Pearl-Cohn High School’s Tony Brunetti knows that concussions are an unfortunate part of the game he loves, and like most, the reigning Class 4A runner-up football coach doesn’t have a way to rid the sport of the traumatic brain injuries.
Are concussions becoming more frequent in sports, or are we just now starting to pay attention to them? Could and should the game be made less violent? Is better equipment the answer? Is education?
Brunetti, who has taught and coached at Pearl-Cohn since 2002, spending the last decade as head football coach, doesn’t have a definitive answers to any of these questions.
He does, however, know that he doesn’t want to lose the game he’s spent most of his life around.
“I know some are trying to make the game safer, pushing for flag football,” Brunetti said. “I just look at how much opportunity this game brings the kids. The kids know it’s a risk playing this game; they play this game for the opportunities it can bring them in life. It can mean a free education.
“You have to take the precautions and do the best job you can to make safe for them, now and in the future.”
The concussion issue is once again being brought to center stage as the film “Concussion,” which enters theaters on Christmas, tells the story of Dr. Bennett Omalu’s attempt to bring attention to chronic traumatic encephalopathy in football and the National Football League’s alleged attempts to deny the problem and disparage Omalu.
“I just finished my 19th year of coaching,” Independence High School coach Scott Blade said. “You see the evolution of awareness. I think when lawsuits were brought to the NFL and all the issues with former players, all that stuff has a trickle-down effect.”
In July 2010, the Tennessee Secondary School Athletic Association adopted a new, more stringent policy aimed at educating coaches, parents and athletes about concussions, as well as preventing them, particularly second-impact syndrome — a sometimes fatal occurrence when an athlete suffers a second concussion before the first has properly healed.
“We certainly fed off what some other states had in place or were working on,” TSSAA Assistant Executive Director Matthew Gillespie said.
The TSSAA’s policy states any player who exhibits signs, symptoms or behavior consistent with a concussion (such as headaches, dizziness, nausea, confusion or loss of consciousness) must be immediately removed from competition. They are not allowed to return until cleared by a licensed medical doctor, osteopathic physician or clinical neuropsychologist with concussion training.
In other words, once an athlete leaves the contest with a suspected concussion, nobody on the sideline can clear them to return.
“They’ve taken it out of the coach’s hands in the heat of the moment,” Blade said. “If there’s a possibility (of a concussion), we get it looked at and addressed by someone that’s trained for that.”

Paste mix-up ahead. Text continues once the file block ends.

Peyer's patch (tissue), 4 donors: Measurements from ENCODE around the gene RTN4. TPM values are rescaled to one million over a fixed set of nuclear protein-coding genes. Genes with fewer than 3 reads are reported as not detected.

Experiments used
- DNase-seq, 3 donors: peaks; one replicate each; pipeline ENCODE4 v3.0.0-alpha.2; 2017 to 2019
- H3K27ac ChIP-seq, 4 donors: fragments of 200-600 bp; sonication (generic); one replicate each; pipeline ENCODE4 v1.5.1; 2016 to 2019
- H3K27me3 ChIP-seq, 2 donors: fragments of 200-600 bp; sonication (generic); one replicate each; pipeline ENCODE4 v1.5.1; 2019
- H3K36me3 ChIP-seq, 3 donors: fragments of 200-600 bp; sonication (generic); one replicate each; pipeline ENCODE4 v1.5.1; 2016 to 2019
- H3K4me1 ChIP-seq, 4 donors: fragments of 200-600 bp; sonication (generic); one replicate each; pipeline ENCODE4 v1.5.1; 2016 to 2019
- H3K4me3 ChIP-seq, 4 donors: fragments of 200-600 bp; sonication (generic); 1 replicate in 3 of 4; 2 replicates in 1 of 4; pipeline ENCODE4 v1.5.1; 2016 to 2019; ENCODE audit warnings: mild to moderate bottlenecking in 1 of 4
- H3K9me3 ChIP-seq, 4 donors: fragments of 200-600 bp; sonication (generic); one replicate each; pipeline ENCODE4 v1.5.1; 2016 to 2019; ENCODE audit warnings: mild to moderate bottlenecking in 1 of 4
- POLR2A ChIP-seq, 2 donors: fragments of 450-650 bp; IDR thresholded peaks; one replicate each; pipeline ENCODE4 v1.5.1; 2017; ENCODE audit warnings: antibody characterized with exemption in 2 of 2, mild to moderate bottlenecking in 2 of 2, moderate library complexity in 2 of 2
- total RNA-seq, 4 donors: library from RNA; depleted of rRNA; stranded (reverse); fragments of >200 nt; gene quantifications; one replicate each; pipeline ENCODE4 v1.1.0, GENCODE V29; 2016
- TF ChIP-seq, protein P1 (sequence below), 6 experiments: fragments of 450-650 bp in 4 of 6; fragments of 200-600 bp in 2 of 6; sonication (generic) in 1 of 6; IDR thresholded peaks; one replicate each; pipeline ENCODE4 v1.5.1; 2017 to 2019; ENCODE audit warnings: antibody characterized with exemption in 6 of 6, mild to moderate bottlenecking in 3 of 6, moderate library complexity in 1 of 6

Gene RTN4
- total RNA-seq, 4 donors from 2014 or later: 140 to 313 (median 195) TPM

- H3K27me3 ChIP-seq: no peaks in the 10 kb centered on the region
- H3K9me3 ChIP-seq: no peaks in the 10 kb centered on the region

The TSSAA has since implemented additional changes, such as limiting contact during practice, preventing targeting and putting an emphasis on proper blocking and tackling technique.
In March 2013, Tennessee became the 44th state to pass legislation to reduce concussions in youth sports and increase awareness of concussions.
“Our policy only affected our member schools,” Gillespie said. “What they did was take that and expand it to non-member schools and youth leagues and things that we don’t oversee with our policy.”
The law, which took effect Jan. 1, 2014, essentially mirrored what the TSSAA implemented for the 2010-11 school year, requiring all non-TSSAA schools and youth leagues to adhere to the same guidelines.
“The awareness is definitely out there,” said Corey Allen, program director for the Nashville Youth Basketball Association and a former Whites Creek and Tennessee basketball player. “We’re dealing with kids from 5 years old, so if there’s a situation where something happens you are extremely cautious. We have protocol and procedures.”
That’s not the case everywhere, according to Johnnie Anderson, director of sports medicine for Sumner County Schools and the Middle Tennessee representative for the Tennessee Athletic Trainers Society, the state athletic trainers association that supported the law.
“I think definitely at the high school level there’s better education for coaches and student-athletes, but I’m not sure that’s being carried over to the other levels, educating youth leagues,” Anderson said. “I think that’s where there’s kind of still a gap.”
The lack of a central organization has made it virtually impossible to make sure every youth sports league in the state adheres to the laws guidelines.
“Where I’m at, Gallatin High School, all of our coaches are required to do the annual education or they’re not allowed to coach, and we have a state law and a school board policy that affords us the luxury to do that,” Anderson added. “But little league in fill-in-the-blank town, they’re not regulated by the same organization. I’m not sure (the people that run the leagues) understand the requirements that are there for them.”